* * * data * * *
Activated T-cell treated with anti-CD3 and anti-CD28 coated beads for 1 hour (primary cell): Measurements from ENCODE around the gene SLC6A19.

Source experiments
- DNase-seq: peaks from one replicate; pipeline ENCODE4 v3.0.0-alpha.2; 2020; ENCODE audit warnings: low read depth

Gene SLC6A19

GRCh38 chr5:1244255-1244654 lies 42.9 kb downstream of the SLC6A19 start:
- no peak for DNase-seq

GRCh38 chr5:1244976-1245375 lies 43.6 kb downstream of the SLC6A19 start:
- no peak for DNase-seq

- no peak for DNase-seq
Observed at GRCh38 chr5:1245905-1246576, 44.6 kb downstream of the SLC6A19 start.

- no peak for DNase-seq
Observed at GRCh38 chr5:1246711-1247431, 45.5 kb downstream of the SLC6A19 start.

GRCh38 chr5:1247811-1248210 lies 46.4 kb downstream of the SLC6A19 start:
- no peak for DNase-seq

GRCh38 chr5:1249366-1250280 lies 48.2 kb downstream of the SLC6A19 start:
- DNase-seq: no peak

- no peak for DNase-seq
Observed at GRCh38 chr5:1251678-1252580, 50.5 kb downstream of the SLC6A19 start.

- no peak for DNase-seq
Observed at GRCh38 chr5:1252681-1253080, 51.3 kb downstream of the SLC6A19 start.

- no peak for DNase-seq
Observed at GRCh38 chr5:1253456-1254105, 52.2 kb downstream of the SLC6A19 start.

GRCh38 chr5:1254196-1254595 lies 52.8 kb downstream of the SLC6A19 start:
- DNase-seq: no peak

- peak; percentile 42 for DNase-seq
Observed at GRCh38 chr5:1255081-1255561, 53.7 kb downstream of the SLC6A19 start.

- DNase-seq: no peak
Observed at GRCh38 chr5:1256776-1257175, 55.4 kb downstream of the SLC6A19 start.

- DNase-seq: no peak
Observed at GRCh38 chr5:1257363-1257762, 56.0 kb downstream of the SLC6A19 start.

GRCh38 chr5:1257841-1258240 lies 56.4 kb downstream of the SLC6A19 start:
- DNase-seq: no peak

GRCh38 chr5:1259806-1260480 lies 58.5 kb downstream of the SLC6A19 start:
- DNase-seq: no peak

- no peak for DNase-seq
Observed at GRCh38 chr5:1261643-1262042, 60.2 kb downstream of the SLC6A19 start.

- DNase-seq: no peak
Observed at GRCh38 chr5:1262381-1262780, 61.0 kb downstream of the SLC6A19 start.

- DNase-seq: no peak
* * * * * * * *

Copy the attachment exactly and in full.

Activated T-cell treated with anti-CD3 and anti-CD28 coated beads for 1 hour (primary cell): Measurements from ENCODE around the gene SLC6A19.

Source experiments
- DNase-seq: peaks from one replicate; pipeline ENCODE4 v3.0.0-alpha.2; 2020; ENCODE audit warnings: low read depth

Gene SLC6A19

GRCh38 chr5:1244255-1244654 lies 42.9 kb downstream of the SLC6A19 start:
- no peak for DNase-seq

GRCh38 chr5:1244976-1245375 lies 43.6 kb downstream of the SLC6A19 start:
- no peak for DNase-seq

- no peak for DNase-seq
Observed at GRCh38 chr5:1245905-1246576, 44.6 kb downstream of the SLC6A19 start.

- no peak for DNase-seq
Observed at GRCh38 chr5:1246711-1247431, 45.5 kb downstream of the SLC6A19 start.

GRCh38 chr5:1247811-1248210 lies 46.4 kb downstream of the SLC6A19 start:
- no peak for DNase-seq

GRCh38 chr5:1249366-1250280 lies 48.2 kb downstream of the SLC6A19 start:
- DNase-seq: no peak

- no peak for DNase-seq
Observed at GRCh38 chr5:1251678-1252580, 50.5 kb downstream of the SLC6A19 start.

- no peak for DNase-seq
Observed at GRCh38 chr5:1252681-1253080, 51.3 kb downstream of the SLC6A19 start.

- no peak for DNase-seq
Observed at GRCh38 chr5:1253456-1254105, 52.2 kb downstream of the SLC6A19 start.

GRCh38 chr5:1254196-1254595 lies 52.8 kb downstream of the SLC6A19 start:
- DNase-seq: no peak

- peak; percentile 42 for DNase-seq
Observed at GRCh38 chr5:1255081-1255561, 53.7 kb downstream of the SLC6A19 start.

- DNase-seq: no peak
Observed at GRCh38 chr5:1256776-1257175, 55.4 kb downstream of the SLC6A19 start.

- DNase-seq: no peak
Observed at GRCh38 chr5:1257363-1257762, 56.0 kb downstream of the SLC6A19 start.

GRCh38 chr5:1257841-1258240 lies 56.4 kb downstream of the SLC6A19 start:
- DNase-seq: no peak

GRCh38 chr5:1259806-1260480 lies 58.5 kb downstream of the SLC6A19 start:
- DNase-seq: no peak

- no peak for DNase-seq
Observed at GRCh38 chr5:1261643-1262042, 60.2 kb downstream of the SLC6A19 start.

- DNase-seq: no peak
Observed at GRCh38 chr5:1262381-1262780, 61.0 kb downstream of the SLC6A19 start.

- DNase-seq: no peak